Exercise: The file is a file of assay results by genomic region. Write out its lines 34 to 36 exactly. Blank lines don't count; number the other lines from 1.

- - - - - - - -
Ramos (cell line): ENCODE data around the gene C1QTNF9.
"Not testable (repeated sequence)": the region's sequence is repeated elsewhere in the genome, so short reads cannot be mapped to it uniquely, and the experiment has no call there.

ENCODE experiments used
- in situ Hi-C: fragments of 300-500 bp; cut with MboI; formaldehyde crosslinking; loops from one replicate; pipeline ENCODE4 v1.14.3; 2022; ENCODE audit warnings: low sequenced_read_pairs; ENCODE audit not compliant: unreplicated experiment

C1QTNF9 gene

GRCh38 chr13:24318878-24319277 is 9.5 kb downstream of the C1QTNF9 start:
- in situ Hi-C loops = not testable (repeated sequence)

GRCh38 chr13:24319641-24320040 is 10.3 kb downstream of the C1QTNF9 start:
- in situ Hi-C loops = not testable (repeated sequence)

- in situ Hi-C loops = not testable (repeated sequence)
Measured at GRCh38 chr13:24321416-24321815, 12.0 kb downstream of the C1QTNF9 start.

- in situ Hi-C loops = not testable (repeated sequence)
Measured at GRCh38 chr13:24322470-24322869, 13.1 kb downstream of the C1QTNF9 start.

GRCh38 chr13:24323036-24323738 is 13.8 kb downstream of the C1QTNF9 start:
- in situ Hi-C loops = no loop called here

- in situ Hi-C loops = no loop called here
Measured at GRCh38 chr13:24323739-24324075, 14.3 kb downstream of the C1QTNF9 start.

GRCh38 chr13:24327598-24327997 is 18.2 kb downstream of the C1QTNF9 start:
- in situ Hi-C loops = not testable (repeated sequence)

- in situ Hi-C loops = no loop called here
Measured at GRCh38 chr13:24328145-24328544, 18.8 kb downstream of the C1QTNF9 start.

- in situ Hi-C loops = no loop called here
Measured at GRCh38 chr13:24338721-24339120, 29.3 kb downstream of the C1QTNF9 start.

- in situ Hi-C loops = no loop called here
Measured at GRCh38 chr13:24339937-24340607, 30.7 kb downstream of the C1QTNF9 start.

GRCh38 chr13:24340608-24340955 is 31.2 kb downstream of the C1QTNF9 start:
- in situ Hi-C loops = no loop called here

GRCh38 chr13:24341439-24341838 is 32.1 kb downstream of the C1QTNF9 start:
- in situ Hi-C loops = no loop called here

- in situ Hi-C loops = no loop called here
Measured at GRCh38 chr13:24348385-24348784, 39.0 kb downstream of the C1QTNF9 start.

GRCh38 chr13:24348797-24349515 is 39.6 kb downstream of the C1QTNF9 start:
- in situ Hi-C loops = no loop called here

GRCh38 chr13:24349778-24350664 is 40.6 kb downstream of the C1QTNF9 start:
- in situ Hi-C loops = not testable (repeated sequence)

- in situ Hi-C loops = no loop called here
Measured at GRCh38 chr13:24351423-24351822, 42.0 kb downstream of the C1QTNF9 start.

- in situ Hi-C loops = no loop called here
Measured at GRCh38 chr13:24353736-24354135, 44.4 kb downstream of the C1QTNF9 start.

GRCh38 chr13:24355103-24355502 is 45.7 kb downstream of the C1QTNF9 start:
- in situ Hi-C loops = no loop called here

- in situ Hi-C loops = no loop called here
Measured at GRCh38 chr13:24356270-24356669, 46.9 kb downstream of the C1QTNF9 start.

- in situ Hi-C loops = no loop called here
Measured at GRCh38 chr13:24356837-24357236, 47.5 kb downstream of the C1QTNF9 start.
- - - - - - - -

GRCh38 chr13:24349778-24350664 is 40.6 kb downstream of the C1QTNF9 start:
- in situ Hi-C loops = not testable (repeated sequence)

- in situ Hi-C loops = no loop called here